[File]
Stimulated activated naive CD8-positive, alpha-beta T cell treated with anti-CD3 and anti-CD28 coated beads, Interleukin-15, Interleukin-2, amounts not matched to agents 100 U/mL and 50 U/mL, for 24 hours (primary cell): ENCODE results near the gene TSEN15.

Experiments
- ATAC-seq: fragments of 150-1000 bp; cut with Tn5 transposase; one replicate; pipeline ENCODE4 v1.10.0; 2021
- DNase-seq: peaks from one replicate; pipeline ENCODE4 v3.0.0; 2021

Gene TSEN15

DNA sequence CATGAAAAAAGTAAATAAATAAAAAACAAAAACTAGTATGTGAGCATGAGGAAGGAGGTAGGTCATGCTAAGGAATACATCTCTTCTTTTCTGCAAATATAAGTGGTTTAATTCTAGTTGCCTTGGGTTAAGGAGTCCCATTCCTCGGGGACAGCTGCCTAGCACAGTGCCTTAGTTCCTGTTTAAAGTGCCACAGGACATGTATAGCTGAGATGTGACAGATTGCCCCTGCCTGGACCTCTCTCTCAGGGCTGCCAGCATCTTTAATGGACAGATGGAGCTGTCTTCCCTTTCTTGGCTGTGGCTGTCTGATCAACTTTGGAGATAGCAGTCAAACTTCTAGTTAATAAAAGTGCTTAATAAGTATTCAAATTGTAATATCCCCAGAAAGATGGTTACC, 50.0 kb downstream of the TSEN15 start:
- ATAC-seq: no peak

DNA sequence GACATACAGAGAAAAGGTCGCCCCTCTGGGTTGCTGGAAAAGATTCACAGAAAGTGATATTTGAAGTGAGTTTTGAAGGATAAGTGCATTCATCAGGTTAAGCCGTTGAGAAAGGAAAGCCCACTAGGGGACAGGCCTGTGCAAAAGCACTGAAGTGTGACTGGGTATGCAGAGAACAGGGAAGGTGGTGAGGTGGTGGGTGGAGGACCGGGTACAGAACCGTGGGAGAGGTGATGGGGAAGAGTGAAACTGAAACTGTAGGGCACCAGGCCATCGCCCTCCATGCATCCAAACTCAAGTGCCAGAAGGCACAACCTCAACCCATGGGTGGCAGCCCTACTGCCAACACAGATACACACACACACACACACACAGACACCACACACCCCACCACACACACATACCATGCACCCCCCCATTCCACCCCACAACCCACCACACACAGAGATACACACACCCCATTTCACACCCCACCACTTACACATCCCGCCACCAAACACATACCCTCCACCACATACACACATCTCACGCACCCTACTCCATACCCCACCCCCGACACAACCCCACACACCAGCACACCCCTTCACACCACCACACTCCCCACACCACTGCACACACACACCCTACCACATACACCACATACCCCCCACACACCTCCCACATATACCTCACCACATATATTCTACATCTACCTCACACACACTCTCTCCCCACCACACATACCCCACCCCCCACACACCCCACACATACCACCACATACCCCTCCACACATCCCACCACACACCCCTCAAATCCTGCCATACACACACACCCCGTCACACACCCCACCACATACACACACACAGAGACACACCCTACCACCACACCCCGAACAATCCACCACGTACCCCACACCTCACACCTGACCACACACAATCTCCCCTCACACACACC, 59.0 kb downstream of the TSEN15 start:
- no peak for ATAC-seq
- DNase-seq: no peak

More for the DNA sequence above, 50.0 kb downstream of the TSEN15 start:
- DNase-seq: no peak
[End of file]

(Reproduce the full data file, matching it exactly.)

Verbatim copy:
Stimulated activated naive CD8-positive, alpha-beta T cell treated with anti-CD3 and anti-CD28 coated beads, Interleukin-15, Interleukin-2, amounts not matched to agents 100 U/mL and 50 U/mL, for 24 hours (primary cell): ENCODE results near the gene TSEN15.

Experiments
- ATAC-seq: fragments of 150-1000 bp; cut with Tn5 transposase; one replicate; pipeline ENCODE4 v1.10.0; 2021
- DNase-seq: peaks from one replicate; pipeline ENCODE4 v3.0.0; 2021

Gene TSEN15

DNA sequence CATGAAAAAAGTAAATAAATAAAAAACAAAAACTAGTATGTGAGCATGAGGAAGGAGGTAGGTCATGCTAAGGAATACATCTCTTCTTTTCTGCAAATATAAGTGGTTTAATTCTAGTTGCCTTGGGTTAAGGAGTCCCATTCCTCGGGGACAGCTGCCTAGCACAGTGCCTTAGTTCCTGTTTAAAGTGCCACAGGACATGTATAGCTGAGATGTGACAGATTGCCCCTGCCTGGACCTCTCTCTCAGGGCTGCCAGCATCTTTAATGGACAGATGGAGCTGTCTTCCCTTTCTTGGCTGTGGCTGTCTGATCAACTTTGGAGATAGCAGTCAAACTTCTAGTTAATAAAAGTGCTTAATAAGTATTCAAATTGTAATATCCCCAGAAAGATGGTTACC, 50.0 kb downstream of the TSEN15 start:
- ATAC-seq: no peak

DNA sequence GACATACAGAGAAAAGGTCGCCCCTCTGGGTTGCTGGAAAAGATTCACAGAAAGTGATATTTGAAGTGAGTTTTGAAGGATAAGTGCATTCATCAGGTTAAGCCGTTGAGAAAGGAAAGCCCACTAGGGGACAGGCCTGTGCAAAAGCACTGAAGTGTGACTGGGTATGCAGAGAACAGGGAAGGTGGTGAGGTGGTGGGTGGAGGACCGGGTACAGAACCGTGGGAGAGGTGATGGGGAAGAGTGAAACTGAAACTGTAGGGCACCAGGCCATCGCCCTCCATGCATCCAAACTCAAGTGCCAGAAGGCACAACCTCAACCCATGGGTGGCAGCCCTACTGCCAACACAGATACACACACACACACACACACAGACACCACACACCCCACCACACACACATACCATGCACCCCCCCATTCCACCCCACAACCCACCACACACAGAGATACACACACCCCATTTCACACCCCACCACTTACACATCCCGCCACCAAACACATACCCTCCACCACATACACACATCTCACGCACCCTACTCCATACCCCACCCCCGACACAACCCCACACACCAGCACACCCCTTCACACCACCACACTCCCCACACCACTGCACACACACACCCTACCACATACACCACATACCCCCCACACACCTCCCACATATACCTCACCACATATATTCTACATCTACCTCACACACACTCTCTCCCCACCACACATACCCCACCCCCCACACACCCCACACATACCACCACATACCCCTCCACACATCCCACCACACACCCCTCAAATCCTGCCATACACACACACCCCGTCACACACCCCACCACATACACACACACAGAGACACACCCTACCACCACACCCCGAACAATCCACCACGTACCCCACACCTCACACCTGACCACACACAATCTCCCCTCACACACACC, 59.0 kb downstream of the TSEN15 start:
- no peak for ATAC-seq
- DNase-seq: no peak

More for the DNA sequence above, 50.0 kb downstream of the TSEN15 start:
- DNase-seq: no peak